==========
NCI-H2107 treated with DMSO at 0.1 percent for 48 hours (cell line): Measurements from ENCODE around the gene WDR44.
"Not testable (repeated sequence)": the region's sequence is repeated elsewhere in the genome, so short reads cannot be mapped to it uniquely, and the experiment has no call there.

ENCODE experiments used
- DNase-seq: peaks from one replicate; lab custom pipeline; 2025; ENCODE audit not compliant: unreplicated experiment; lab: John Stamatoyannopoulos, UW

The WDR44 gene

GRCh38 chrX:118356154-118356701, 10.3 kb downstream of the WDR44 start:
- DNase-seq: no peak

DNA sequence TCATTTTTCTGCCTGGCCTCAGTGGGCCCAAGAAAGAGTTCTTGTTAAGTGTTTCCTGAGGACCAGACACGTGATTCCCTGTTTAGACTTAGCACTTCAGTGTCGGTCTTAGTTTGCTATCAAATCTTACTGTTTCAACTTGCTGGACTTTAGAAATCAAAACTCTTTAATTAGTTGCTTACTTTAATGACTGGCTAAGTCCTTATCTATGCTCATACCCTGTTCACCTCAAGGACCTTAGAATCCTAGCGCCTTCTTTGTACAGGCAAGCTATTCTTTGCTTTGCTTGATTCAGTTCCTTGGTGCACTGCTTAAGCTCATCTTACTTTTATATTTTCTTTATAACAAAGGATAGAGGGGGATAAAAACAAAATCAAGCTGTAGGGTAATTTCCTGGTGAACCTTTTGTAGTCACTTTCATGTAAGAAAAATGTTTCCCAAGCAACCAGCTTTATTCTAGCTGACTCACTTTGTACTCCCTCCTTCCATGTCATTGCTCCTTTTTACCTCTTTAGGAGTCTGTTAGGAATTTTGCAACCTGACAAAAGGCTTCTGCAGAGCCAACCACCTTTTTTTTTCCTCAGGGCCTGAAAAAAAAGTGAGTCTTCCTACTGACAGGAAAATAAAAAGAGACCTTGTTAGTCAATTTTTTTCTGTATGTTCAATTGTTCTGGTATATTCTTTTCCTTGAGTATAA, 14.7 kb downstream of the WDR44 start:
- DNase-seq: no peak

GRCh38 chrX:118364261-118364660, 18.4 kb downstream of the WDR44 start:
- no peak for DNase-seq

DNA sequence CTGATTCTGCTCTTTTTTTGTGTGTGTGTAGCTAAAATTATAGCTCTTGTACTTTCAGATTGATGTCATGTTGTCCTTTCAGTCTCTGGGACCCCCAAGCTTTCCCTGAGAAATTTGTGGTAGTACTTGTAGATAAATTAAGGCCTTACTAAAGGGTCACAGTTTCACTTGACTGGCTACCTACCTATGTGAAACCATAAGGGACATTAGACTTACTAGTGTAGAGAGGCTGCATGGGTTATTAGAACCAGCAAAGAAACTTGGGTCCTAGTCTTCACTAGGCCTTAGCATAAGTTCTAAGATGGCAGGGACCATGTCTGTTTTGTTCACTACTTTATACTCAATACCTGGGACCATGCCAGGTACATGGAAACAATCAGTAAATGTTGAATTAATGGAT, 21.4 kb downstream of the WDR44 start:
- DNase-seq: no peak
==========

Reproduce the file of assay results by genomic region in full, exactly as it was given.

NCI-H2107 treated with DMSO at 0.1 percent for 48 hours (cell line): Measurements from ENCODE around the gene WDR44.
"Not testable (repeated sequence)": the region's sequence is repeated elsewhere in the genome, so short reads cannot be mapped to it uniquely, and the experiment has no call there.

ENCODE experiments used
- DNase-seq: peaks from one replicate; lab custom pipeline; 2025; ENCODE audit not compliant: unreplicated experiment; lab: John Stamatoyannopoulos, UW

The WDR44 gene

GRCh38 chrX:118356154-118356701, 10.3 kb downstream of the WDR44 start:
- DNase-seq: no peak

DNA sequence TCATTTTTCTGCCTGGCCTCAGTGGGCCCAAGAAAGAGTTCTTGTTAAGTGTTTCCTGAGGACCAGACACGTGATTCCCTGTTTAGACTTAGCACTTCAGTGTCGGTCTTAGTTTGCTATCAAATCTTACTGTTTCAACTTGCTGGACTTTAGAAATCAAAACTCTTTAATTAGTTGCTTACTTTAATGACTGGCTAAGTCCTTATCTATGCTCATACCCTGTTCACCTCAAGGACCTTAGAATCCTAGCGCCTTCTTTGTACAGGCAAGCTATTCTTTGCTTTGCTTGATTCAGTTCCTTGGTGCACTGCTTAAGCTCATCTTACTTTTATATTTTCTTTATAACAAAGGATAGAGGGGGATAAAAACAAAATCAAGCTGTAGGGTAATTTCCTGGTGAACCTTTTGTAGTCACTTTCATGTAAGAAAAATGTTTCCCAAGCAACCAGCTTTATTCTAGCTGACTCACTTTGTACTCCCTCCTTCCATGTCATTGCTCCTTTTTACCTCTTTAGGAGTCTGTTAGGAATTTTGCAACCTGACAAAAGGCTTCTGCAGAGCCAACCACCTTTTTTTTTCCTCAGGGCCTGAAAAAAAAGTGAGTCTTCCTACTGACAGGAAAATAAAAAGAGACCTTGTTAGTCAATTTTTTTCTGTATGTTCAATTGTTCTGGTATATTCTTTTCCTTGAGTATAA, 14.7 kb downstream of the WDR44 start:
- DNase-seq: no peak

GRCh38 chrX:118364261-118364660, 18.4 kb downstream of the WDR44 start:
- no peak for DNase-seq

DNA sequence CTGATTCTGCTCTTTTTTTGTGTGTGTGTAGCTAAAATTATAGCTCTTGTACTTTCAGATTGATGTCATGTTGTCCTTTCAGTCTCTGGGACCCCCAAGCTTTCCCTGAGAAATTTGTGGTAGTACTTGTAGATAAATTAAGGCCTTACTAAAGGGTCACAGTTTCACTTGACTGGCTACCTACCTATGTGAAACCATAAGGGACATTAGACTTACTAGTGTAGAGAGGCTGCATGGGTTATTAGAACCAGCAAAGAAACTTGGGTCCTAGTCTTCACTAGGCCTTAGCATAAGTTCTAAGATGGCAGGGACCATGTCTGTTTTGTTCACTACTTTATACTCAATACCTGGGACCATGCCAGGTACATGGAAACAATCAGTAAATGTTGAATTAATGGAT, 21.4 kb downstream of the WDR44 start:
- DNase-seq: no peak